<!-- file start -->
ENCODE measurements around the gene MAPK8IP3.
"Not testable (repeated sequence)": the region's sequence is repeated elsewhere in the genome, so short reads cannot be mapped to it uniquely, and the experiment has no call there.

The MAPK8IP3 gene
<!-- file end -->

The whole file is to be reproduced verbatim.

ENCODE measurements around the gene MAPK8IP3.
"Not testable (repeated sequence)": the region's sequence is repeated elsewhere in the genome, so short reads cannot be mapped to it uniquely, and the experiment has no call there.

The MAPK8IP3 gene